Community volunteer Mata Enua runs a Ma'uke Community rehearsal for their Cook Islands Language Week performance at the Auckland Museum atrium on Saturday. Photo: ABIGAIL DOUGHERTY/STUFF/22080545
Cook Islanders in Auckland are optimistic their reo will survive into the future, thanks to growing enthusiasm among the community’s youngest members.
Amid Cook Islands Language Week this week (‘Epetoma ō te reo Māori Kūki 'Āirani), the spotlight has been on one of the most endangered languages of the Pacific.
than 10 per cent of Cook Islanders worldwide speak te reo Māori Kūki 'Āirani
(Cook Islands Māori), including on the Cook Islands where English is used
across all parts of society.
among young Kūki 'Āirani Kiwis, excitement is growing about learning their reo
– mostly among people who weren’t taught it growing up.
Community volunteer Mata Enua said she gets sad for the tamariki who missed out
on their language, especially when it means they have language barriers with
sad for our children these days… They go to school, they speak English, and
when they come home they still speak English. It’s up to us parents to teach
our kids to speak their reo.
teach them through singing, and that way they can catch up, they can pick up
Islander and researcher from the University of Auckland Tangatakiikii Teura'atua-Rupeni
studied how community groups support youth to learn their reo for her masters’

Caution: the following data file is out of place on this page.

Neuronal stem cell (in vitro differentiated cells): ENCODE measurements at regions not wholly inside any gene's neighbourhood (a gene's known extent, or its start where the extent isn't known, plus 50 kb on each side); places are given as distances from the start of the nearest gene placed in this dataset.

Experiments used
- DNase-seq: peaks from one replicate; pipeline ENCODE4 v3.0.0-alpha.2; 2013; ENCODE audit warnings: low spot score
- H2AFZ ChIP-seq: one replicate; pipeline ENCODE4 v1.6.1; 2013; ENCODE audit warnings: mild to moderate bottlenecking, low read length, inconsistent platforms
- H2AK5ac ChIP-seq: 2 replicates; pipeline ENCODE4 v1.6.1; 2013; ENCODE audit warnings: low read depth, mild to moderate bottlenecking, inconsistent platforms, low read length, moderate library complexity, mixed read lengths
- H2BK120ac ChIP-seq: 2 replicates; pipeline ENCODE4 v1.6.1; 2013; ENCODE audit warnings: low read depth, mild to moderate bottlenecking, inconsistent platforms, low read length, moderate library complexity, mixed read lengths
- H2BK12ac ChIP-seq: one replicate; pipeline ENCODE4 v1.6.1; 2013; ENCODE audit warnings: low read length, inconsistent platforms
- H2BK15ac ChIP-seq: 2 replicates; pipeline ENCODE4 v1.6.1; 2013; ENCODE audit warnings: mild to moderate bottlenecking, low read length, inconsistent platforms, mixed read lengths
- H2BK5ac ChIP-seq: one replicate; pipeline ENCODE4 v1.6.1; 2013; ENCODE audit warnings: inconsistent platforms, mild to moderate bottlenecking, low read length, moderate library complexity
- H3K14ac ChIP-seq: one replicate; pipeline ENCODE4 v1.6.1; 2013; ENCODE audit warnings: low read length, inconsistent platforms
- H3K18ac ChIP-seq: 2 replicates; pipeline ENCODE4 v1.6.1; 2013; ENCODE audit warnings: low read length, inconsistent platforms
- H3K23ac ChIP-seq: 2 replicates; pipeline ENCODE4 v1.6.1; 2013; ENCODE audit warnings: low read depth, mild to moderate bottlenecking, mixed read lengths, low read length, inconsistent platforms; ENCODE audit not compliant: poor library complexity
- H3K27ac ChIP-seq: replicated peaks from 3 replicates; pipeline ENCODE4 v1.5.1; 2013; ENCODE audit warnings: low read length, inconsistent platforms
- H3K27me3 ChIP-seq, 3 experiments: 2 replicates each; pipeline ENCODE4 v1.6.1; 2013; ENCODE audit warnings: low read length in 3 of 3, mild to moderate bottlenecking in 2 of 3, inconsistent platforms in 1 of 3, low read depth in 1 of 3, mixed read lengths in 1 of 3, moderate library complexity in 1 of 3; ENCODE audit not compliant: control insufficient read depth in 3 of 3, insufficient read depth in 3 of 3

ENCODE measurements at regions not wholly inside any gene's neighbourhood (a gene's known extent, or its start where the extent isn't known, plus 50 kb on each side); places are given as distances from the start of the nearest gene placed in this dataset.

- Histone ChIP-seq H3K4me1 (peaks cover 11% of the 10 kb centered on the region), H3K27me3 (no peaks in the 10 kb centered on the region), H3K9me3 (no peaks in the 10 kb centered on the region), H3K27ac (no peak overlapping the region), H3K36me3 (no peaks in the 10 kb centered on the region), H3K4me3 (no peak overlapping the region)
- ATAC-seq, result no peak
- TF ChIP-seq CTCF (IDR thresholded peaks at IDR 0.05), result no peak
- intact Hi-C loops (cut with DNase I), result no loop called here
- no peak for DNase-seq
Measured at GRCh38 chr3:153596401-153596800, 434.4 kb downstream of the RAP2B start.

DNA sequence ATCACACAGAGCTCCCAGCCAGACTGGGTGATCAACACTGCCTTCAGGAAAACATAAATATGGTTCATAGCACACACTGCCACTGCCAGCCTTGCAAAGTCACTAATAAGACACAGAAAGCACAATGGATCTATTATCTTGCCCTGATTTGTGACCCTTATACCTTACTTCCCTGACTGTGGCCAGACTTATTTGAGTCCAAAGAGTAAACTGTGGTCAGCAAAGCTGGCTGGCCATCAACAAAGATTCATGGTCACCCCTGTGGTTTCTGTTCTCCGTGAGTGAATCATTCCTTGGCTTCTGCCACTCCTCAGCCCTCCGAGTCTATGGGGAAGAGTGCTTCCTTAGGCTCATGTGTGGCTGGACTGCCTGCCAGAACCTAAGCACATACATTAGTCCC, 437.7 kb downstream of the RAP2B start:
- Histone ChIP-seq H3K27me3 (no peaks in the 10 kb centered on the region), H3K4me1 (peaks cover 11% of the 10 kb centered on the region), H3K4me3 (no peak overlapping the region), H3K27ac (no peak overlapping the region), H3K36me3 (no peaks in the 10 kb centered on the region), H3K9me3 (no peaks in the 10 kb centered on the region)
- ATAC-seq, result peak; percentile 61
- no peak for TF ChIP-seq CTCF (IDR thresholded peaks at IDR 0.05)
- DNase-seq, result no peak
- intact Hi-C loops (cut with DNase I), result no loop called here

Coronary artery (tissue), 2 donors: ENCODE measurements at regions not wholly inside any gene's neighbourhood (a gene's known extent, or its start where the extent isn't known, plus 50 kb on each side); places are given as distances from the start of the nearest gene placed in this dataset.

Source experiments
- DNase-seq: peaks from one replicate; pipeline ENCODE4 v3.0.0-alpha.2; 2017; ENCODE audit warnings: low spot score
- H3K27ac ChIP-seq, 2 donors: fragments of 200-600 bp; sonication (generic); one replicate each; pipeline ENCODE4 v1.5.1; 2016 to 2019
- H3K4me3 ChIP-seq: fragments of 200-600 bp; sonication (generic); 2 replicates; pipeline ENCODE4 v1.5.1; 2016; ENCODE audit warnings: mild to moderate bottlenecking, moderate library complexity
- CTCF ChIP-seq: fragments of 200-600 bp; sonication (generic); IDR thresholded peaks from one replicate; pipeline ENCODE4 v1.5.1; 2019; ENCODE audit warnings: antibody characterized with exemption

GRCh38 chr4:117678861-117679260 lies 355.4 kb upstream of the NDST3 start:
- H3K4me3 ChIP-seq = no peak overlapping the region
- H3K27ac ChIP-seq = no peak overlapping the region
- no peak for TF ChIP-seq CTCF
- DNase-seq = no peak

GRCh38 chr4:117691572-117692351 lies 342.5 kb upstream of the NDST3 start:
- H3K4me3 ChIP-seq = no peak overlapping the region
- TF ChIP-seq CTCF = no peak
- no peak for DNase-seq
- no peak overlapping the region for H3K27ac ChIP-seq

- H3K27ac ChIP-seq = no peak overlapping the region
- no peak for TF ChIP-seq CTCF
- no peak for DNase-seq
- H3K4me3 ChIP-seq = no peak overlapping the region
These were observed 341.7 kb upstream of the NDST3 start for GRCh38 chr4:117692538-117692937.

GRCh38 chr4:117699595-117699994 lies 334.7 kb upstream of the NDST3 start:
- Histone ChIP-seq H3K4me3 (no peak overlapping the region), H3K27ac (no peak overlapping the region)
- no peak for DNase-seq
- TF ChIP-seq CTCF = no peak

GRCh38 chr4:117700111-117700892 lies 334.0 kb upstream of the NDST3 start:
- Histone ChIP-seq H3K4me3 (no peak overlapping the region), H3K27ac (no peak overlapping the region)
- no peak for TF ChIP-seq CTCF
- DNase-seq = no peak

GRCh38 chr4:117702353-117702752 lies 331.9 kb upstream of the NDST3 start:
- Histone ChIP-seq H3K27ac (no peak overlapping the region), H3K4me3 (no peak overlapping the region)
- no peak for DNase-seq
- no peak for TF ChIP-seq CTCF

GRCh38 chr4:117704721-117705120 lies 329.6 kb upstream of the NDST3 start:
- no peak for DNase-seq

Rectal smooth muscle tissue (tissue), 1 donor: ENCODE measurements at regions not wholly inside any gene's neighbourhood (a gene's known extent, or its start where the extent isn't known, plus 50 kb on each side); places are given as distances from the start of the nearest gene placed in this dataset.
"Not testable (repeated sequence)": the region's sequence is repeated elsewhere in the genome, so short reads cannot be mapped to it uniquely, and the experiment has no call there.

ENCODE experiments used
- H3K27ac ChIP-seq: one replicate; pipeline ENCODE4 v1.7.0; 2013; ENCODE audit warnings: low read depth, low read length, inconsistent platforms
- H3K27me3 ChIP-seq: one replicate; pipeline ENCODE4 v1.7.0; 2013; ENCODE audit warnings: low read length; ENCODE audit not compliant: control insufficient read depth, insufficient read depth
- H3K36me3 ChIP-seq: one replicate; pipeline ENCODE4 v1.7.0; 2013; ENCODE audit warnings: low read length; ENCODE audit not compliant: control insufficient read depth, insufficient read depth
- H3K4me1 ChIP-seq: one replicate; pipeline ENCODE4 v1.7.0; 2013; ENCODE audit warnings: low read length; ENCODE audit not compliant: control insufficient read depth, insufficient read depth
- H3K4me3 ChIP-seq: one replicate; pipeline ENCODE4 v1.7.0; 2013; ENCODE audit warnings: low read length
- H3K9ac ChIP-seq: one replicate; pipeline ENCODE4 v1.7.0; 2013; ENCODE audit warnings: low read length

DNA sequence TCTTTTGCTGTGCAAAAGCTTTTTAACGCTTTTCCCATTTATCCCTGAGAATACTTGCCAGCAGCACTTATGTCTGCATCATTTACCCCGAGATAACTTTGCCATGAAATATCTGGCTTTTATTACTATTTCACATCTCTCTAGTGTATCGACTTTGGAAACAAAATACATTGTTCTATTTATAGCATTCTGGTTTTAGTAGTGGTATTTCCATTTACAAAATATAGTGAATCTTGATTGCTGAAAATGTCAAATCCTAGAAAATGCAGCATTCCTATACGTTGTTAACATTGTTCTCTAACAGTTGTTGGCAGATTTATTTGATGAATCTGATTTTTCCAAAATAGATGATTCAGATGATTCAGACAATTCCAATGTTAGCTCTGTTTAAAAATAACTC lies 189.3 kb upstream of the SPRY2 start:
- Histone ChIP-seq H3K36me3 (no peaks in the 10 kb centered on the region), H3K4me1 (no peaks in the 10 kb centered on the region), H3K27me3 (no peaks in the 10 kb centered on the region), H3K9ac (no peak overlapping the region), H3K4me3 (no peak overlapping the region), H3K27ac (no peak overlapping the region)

found more often than not, lessons were informal and subconscious, rather than
in a classroom.
are learning in church, or in our sports groups or cultural groups or at school
at Polyfest,” she said. “There are a lot of spaces where we immerse ourselves
into the language.”
“It’s more about being part of an experience. That is where our youth come and want to be part of these events and gatherings, and that’s where our elders teach.”
the past there was despair around preserving te reo Māori Kūki ‘Āirani, but
people are more optimistic and eager to learn now, Teura’atua-Rupeni said.
the low numbers of fluent or proficient speakers, the enthusiasm among the
community tells a different story – and dwelling on the dwindling numbers feels
disheartening, she said.
do have a decline of our reo speakers, that’s the reality, but it doesn’t mean
it’s coming to an end.
just means we have to ask what solutions are we putting in place, what are we
doing in our communities to support our non-reo speakers, what are we doing to
encourage those that have that spark to learn.”
and her community members are from Ma’uke, also known as Akatokamanava, which
lies 277km northeast of Rarotonga and has a slightly distinct language variety
from te reo Māori Kūki 'Āirani.
‘Epetoma ō te reo Māori Kūki 'Āirani – Cook Islands Language Week concluded